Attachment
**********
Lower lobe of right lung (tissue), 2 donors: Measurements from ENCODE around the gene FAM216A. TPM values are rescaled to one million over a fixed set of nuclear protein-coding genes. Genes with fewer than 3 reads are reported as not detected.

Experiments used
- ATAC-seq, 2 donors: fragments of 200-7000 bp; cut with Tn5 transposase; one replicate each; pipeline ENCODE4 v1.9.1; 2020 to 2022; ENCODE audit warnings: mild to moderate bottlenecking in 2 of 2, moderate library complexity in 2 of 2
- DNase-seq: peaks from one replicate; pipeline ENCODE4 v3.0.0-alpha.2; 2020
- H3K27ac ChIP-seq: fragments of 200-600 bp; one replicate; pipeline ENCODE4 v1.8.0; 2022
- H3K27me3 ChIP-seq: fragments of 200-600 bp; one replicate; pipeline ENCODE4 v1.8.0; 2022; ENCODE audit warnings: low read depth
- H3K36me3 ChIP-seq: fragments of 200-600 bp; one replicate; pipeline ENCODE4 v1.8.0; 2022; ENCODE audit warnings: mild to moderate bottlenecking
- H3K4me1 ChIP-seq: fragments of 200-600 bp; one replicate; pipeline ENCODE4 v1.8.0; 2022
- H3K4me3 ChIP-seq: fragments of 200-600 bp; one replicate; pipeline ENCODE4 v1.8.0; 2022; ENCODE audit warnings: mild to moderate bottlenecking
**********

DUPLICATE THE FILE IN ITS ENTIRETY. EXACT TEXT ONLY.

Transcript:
Lower lobe of right lung (tissue), 2 donors: Measurements from ENCODE around the gene FAM216A. TPM values are rescaled to one million over a fixed set of nuclear protein-coding genes. Genes with fewer than 3 reads are reported as not detected.

Experiments used
- ATAC-seq, 2 donors: fragments of 200-7000 bp; cut with Tn5 transposase; one replicate each; pipeline ENCODE4 v1.9.1; 2020 to 2022; ENCODE audit warnings: mild to moderate bottlenecking in 2 of 2, moderate library complexity in 2 of 2
- DNase-seq: peaks from one replicate; pipeline ENCODE4 v3.0.0-alpha.2; 2020
- H3K27ac ChIP-seq: fragments of 200-600 bp; one replicate; pipeline ENCODE4 v1.8.0; 2022
- H3K27me3 ChIP-seq: fragments of 200-600 bp; one replicate; pipeline ENCODE4 v1.8.0; 2022; ENCODE audit warnings: low read depth
- H3K36me3 ChIP-seq: fragments of 200-600 bp; one replicate; pipeline ENCODE4 v1.8.0; 2022; ENCODE audit warnings: mild to moderate bottlenecking
- H3K4me1 ChIP-seq: fragments of 200-600 bp; one replicate; pipeline ENCODE4 v1.8.0; 2022
- H3K4me3 ChIP-seq: fragments of 200-600 bp; one replicate; pipeline ENCODE4 v1.8.0; 2022; ENCODE audit warnings: mild to moderate bottlenecking